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U.S. FDA flags risk of heart inflammation after Novavax COVID vaccine

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Bengaluru India -

The U.S. Food and Drug Administration has raised concerns about a possible risk of heart inflammation from Novavax Inc.'s COVID-19 vaccine, even as the company's data showed it could reduce the chances of mild-to-severe disease.

In Novavax's nearly 30,000 patient trial, conducted between December 2020 and September 2021, there were four cases of a type of heart inflammation called myocarditis detected within 20 days of taking the protein-based shot.

"These events raise the concern for a causal association with this vaccine, similar to the association documented with mRNA COVID-19 vaccines," FDA staff wrote in briefing documents released on Friday.

Shares of the company fell nearly 14 per cent after the FDA's analysis of data from the company's trial.

The agency said it had requested Novavax to flag myocarditis and another kind of heart inflammation called pericarditis as an "important identified risk" in its materials. The company has not yet agreed to do so.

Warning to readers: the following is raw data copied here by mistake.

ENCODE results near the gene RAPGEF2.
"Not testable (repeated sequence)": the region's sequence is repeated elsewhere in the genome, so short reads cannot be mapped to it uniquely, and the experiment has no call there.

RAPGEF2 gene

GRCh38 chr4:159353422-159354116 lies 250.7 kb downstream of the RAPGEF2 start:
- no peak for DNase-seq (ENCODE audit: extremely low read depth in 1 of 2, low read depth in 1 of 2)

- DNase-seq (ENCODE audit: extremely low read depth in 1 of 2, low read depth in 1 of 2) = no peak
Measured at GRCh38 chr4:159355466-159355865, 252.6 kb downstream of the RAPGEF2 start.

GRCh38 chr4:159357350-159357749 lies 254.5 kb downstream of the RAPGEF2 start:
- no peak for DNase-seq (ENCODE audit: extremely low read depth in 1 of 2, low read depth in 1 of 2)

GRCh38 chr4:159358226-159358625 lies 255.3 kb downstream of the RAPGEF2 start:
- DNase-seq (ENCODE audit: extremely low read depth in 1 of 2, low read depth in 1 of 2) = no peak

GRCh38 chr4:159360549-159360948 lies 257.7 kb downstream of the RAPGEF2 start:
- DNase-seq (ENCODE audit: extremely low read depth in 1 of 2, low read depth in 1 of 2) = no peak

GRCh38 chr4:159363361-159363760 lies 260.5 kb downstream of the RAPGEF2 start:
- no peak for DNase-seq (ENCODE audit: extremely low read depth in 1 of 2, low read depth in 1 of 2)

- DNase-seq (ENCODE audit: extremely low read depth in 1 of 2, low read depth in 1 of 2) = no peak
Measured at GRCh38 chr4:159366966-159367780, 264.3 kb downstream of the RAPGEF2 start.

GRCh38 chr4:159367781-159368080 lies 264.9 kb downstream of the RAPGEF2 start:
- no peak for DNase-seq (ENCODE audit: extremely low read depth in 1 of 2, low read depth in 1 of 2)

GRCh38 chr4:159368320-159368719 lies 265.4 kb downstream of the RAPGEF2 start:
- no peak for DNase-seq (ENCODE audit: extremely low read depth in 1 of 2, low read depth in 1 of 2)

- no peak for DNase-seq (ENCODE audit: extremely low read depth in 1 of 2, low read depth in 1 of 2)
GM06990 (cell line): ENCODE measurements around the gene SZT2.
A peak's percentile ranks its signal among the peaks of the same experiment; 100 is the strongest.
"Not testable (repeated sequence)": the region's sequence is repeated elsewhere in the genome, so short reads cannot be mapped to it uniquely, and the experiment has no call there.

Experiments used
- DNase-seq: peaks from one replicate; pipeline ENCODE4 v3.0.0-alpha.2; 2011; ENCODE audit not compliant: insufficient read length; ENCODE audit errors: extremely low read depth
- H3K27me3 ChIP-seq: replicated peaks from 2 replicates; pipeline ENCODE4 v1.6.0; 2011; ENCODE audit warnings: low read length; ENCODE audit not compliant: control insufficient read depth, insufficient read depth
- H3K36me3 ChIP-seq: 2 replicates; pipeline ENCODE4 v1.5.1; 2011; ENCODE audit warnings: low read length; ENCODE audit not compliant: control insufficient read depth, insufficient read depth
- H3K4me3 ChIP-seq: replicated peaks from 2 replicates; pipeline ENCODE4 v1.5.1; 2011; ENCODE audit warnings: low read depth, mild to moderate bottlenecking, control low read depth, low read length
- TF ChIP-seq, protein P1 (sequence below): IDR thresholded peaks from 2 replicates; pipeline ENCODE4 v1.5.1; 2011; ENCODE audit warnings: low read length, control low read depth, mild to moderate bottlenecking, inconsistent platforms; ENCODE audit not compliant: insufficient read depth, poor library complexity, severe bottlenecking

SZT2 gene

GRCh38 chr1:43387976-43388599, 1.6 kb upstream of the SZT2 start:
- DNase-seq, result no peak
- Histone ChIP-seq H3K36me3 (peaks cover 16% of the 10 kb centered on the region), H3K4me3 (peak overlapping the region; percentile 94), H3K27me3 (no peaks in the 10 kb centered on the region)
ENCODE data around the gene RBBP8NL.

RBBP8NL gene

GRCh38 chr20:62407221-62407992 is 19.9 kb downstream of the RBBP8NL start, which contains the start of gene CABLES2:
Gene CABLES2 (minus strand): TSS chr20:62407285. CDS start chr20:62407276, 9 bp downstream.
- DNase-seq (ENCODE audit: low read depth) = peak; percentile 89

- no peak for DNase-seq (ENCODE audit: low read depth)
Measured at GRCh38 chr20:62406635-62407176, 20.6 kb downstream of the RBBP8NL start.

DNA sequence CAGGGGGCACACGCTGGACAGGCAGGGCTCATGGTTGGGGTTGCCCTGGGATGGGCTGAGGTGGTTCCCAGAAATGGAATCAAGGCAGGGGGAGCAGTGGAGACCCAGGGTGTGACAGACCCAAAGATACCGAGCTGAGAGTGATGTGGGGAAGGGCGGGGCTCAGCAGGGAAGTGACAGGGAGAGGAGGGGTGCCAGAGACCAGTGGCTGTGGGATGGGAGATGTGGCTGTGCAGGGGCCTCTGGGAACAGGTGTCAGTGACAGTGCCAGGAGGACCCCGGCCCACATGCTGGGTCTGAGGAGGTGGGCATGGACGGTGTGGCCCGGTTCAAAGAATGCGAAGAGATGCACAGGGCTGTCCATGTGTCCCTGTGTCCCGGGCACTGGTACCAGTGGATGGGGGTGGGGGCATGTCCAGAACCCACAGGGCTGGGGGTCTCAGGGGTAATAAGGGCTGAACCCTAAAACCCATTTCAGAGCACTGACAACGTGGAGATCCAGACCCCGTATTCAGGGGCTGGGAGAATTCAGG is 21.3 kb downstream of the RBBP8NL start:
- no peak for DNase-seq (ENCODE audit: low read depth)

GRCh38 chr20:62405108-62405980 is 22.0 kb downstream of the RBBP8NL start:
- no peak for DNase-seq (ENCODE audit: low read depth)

Novavax, in response to the safety concerns flagged by the FDA, said natural background events of myocarditis can be expected in any sufficiently large database.

"Based on our interpretation of all the clinical data supporting NVX-CoV2373 ... we believe there is insufficient evidence to establish a causal relationship," the company said in a statement.

One patient in the trial reported myocarditis after receiving placebo.

Novavax has said the shot, NVX-CoV2373, will play a role in driving vaccination among those who have been hesitant to get immunized and it has started an educational effort on vaccine choices.

"Despite the wide availability of authorized or approved vaccines, the SARS-CoV-2 pandemic is not well controlled in the U.S. ... there remains a desire for vaccines that have been developed using well-understood technology platforms," it said.

The FDA analyzed data from Novavax's trial before the Omicron and Delta variant became the dominant strains.

"Based on the efficacy estimate in the clinical trial of this vaccine, it is more likely than not that the vaccine will provide some meaningful level of protection against COVID-19 due to Omicron, in particular against more severe disease," the FDA staff said.

The vaccine showed an efficacy of 90.4 per cent in Novavax's study, which enrolled adults across the United States and Mexico.

The FDA's comments came in a briefing note initially prepared ahead of a May 7 meeting of the agency's outside advisers.

Its staff comments will be used by those advisers to guide their decision on whether or not to recommend authorizing the vaccine on Tuesday. The FDA is not mandated to follow the advise of its outside experts, but usually does.

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